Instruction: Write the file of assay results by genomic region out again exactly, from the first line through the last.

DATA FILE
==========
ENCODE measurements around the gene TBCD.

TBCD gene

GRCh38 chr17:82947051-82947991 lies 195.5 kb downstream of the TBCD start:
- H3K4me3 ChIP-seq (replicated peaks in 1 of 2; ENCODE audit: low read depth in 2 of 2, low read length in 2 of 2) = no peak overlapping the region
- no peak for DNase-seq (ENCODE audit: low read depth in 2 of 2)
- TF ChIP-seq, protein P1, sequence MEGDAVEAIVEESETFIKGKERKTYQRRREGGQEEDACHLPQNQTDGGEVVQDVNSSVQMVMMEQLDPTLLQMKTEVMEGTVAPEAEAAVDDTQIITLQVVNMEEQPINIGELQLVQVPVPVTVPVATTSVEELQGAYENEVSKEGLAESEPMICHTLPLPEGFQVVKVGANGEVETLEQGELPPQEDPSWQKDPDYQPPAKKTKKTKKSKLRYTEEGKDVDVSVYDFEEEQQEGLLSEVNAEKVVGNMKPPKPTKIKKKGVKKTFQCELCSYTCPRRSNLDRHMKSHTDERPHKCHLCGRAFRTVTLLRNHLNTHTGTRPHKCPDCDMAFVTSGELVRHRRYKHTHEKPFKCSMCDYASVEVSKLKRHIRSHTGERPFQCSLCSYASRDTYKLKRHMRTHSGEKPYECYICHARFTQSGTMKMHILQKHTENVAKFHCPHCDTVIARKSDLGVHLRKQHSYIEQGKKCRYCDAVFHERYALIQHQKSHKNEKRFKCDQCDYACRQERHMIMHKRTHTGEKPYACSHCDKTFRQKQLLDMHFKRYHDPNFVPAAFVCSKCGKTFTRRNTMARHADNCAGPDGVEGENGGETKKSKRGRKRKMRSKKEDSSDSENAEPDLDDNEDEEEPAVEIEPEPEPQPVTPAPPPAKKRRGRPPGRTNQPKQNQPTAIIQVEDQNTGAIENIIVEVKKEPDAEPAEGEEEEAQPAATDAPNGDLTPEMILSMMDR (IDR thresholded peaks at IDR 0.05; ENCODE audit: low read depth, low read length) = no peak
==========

ENCODE measurements around the gene TBCD.

TBCD gene

GRCh38 chr17:82947051-82947991 lies 195.5 kb downstream of the TBCD start:
- H3K4me3 ChIP-seq (replicated peaks in 1 of 2; ENCODE audit: low read depth in 2 of 2, low read length in 2 of 2) = no peak overlapping the region
- no peak for DNase-seq (ENCODE audit: low read depth in 2 of 2)
- TF ChIP-seq, protein P1, sequence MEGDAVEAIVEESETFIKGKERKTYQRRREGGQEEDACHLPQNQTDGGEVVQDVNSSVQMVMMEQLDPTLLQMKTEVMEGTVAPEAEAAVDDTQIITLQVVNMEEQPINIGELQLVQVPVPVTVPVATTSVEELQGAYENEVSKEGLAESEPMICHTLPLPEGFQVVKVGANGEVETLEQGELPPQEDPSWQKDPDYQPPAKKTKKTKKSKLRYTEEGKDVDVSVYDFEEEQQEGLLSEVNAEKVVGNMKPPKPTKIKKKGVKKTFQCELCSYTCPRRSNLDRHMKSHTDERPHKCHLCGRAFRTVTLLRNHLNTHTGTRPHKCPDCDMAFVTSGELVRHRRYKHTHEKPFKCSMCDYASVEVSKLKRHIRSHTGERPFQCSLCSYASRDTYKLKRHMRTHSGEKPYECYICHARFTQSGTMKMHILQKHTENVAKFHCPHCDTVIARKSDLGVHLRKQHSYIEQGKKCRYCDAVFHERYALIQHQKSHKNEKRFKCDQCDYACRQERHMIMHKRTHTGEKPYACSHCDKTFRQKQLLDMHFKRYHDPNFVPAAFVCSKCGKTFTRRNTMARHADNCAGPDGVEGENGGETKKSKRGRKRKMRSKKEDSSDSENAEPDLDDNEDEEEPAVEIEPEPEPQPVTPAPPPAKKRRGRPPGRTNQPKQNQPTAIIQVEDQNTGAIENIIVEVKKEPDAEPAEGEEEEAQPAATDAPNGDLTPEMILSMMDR (IDR thresholded peaks at IDR 0.05; ENCODE audit: low read depth, low read length) = no peak